State employees file lawsuit over transgender discrimination

Current and former state employees filed a federal lawsuit Monday over discrimination against transgender people in the state employee health plan.

Connor Thonen-Fleck, 16, flanked by his parents Alexis Thonen and Jason Fleck at Monday’s press conference.

The suit, filed by Lambda Legal and the Transgender Legal Defense & Education Fund, stems from a blanket exclusion of coverage for treatment of gender dysphoria, a condition recognized by both the medical community and Blue Cross/Blue Shield of North Carolina, which administers the state employee health care plan.

“We know across this nation courts are affirming the rights of transgender people to exist, to live authentically and to be treated equally and free from discrimination in all areas of life, including employment and healthcare,” said Taylor Brown, staff attorney with Lambda Legal, at a press conference outside the United States District Court for the Middle District of North Carolina in Durham.

“Moreover, these exact exclusions are being struck down in state Medicaid programs, state employee health programs and private insurance programs by state and federal courts across the country,” Brown said.

The suit alleges the exclusion violates the Equal Protection Clause of the U.S. Constitution, Title IX of the Education Amendments of 1972, and the nondiscrimination provision of the Affordable Care Act.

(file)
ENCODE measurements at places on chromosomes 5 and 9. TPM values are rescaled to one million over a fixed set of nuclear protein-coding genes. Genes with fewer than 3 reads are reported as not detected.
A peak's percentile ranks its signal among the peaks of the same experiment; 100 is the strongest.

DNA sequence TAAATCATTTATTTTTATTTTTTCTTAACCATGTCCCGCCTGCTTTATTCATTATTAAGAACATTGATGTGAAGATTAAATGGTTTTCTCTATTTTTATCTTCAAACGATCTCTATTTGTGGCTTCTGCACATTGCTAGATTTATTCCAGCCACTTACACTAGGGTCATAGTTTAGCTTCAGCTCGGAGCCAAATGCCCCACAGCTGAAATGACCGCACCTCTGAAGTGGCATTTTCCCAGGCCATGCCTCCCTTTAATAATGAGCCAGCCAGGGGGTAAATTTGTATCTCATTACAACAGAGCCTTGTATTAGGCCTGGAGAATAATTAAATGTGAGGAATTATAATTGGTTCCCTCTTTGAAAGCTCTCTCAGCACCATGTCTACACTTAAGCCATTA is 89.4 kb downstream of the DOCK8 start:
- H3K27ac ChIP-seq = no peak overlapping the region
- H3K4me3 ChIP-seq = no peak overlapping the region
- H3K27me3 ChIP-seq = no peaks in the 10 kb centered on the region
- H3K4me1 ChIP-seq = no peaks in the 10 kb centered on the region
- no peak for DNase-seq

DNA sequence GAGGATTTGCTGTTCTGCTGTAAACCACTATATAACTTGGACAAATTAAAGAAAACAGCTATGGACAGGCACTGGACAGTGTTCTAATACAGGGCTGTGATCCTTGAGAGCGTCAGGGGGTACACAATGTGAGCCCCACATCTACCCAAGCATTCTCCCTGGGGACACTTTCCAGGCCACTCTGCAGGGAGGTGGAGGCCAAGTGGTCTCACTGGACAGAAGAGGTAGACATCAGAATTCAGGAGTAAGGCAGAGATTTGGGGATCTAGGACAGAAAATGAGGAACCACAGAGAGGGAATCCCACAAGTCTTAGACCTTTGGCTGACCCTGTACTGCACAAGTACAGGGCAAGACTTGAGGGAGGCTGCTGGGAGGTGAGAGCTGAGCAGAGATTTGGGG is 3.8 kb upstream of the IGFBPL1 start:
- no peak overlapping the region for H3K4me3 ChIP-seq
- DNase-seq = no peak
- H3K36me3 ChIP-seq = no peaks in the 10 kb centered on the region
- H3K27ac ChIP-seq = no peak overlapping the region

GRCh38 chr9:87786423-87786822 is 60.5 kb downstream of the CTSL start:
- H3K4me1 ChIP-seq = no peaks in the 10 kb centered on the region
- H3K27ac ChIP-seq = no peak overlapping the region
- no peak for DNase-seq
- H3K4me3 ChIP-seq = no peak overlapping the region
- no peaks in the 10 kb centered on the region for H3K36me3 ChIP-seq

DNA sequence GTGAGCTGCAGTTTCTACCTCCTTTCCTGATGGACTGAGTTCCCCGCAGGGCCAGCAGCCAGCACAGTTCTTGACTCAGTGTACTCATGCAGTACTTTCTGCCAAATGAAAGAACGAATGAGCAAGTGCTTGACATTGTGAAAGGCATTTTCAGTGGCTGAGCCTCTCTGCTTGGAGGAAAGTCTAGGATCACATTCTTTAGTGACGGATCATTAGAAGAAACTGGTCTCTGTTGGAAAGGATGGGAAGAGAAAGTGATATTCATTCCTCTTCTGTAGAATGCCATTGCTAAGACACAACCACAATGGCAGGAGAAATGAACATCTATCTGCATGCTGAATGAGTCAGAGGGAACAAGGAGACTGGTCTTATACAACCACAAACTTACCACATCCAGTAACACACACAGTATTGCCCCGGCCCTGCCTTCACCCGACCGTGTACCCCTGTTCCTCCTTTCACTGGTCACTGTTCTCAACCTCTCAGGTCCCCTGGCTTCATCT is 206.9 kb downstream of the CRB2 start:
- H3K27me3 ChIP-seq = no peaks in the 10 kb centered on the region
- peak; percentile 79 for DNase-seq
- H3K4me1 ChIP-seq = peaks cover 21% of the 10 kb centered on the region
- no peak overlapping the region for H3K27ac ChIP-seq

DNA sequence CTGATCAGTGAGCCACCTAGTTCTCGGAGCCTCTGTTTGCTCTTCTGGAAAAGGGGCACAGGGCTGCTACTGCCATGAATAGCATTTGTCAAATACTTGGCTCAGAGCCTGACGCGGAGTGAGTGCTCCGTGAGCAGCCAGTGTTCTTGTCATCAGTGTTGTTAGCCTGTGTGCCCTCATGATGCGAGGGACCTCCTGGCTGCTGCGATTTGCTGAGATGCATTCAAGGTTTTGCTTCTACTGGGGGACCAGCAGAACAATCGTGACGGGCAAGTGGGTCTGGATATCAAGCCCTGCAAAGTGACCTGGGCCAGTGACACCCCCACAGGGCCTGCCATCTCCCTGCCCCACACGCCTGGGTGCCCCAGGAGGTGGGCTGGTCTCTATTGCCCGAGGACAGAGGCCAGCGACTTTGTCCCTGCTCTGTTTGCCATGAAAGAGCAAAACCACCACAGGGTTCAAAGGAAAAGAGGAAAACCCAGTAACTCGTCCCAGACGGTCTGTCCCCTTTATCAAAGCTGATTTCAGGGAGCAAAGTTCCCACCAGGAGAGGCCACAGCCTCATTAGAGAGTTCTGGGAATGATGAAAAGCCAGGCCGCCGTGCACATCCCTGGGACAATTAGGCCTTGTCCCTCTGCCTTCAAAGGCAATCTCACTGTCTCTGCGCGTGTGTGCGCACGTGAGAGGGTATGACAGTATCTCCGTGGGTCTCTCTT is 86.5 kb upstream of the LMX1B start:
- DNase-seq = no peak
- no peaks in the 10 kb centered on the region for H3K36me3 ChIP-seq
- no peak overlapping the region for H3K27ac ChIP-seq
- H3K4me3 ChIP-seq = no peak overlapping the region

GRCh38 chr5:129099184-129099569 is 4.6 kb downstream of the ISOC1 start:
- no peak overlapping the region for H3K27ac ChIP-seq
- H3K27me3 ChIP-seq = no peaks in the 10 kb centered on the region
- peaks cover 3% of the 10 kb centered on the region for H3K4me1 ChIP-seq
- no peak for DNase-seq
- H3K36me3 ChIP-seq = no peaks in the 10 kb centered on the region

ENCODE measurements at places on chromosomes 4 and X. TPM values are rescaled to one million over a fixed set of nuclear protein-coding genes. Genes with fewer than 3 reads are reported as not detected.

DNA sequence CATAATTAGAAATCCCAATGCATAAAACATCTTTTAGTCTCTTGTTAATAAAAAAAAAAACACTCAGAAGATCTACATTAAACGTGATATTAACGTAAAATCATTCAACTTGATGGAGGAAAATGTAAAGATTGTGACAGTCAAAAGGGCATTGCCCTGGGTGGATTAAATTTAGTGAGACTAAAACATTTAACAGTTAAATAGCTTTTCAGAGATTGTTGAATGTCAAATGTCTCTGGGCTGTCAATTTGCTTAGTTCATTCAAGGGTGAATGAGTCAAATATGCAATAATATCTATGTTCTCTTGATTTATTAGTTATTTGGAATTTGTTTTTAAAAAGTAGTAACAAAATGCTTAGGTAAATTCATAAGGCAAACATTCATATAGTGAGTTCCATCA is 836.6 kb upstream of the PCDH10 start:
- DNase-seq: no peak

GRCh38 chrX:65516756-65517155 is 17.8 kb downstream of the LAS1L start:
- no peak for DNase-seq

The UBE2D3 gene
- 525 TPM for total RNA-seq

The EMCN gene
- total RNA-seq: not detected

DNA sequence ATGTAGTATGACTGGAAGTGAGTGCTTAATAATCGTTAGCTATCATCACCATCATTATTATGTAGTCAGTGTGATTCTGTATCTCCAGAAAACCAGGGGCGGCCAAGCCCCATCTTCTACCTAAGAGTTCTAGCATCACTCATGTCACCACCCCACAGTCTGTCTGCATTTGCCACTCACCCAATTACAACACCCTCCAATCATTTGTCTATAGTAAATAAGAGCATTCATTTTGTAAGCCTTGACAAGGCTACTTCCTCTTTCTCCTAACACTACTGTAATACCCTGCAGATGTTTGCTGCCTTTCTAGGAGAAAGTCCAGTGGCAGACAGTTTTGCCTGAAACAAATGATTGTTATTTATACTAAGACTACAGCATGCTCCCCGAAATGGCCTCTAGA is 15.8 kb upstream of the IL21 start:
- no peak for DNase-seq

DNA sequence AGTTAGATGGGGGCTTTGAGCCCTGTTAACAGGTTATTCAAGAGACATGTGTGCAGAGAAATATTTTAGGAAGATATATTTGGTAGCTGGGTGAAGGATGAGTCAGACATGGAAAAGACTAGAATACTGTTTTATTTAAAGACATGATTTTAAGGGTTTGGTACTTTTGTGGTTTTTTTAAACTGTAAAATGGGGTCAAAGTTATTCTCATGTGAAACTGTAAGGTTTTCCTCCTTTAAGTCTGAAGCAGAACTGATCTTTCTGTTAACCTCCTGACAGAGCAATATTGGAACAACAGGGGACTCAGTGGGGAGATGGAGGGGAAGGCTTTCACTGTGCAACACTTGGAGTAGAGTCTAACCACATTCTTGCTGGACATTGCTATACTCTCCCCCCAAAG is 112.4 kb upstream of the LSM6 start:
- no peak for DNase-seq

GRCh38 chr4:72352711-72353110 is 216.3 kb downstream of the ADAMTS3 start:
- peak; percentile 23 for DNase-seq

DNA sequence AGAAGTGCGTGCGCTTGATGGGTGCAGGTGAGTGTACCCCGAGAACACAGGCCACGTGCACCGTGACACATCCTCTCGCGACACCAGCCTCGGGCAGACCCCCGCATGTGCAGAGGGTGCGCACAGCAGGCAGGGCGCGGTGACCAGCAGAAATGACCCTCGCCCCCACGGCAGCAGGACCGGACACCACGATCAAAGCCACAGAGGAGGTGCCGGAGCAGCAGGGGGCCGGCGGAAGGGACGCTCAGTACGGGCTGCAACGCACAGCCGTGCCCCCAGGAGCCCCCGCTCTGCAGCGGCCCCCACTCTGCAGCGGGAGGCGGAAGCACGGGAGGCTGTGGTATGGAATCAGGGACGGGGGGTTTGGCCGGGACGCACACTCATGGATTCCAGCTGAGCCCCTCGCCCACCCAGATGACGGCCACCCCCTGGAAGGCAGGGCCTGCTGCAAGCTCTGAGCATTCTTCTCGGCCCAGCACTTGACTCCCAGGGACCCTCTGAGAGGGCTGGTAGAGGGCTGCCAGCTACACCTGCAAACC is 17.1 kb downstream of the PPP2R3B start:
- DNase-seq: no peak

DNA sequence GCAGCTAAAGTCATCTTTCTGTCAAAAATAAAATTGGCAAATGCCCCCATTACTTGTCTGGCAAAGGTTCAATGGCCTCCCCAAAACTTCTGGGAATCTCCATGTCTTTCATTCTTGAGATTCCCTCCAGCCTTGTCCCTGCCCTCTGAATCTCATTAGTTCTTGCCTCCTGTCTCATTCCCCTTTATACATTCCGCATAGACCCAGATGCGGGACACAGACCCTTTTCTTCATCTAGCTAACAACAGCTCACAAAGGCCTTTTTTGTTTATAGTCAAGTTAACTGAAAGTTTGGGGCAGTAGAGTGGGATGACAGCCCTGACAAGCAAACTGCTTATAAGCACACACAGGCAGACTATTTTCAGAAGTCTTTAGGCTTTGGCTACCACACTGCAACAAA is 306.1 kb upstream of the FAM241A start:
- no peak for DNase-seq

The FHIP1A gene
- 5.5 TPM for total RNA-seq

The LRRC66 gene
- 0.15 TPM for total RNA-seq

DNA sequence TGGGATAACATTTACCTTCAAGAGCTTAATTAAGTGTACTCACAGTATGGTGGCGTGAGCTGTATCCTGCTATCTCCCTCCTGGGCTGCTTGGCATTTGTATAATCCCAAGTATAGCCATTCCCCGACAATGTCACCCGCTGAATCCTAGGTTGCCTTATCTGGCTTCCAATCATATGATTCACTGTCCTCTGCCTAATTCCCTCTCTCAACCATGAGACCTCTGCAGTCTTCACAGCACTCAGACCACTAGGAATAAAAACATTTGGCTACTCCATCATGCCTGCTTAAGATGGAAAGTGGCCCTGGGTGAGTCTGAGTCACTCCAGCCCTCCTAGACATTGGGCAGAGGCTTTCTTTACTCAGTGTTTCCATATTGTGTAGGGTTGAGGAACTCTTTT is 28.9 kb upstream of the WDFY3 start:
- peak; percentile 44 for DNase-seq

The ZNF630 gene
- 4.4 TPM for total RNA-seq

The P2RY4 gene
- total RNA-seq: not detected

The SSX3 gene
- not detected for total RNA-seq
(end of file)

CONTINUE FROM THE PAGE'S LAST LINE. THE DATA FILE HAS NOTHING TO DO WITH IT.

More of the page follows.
As Policy Watch reported last year, the board of trustees of the state health care plan voted to begin covering treatments for gender dysphoria at the end of 2016, near the end of Janet Cowell’s term as State Treasurer. The move was necessary to comply with the Affordable Care Act. When Dale Folwell came into office in 2017, he made it clear he opposed the move, calling transition-related care elective and unnecessary.

The plan’s trustees allowed the coverage to expire at the first opportunity — not renewing it for the 2018 plan year or for 2019.

Blue Cross/Blue Shield of North Carolina has recognized dysphoria as a serious medical issue and covered treatments related to transition, including hormone therapy and gender confirmation surgery. Transgender patients and their doctors have testified before the plan’s board of trustees that the treatment is necessary and life-saving.

Despite that, Folwell has said he does not intend to change the policy until ordered to do so by court order.

“We are more than confident the court will deliver just that order,” Brown said. “And explain to Mr. Folwell what the United States Constitution and federal law commands with regard to equal treatment of transgender people.”

Asked for a response to the suit’s filing Monday, Folwell’s office provided a statement nearly identical to the one it produced on the issue in October of last year.

“The State Health Plan’s policy of not covering sex change operations as a benefit is the same now as it was during the entire eight years of Treasurer Janet Cowell’s administration,” Folwell said in the statement.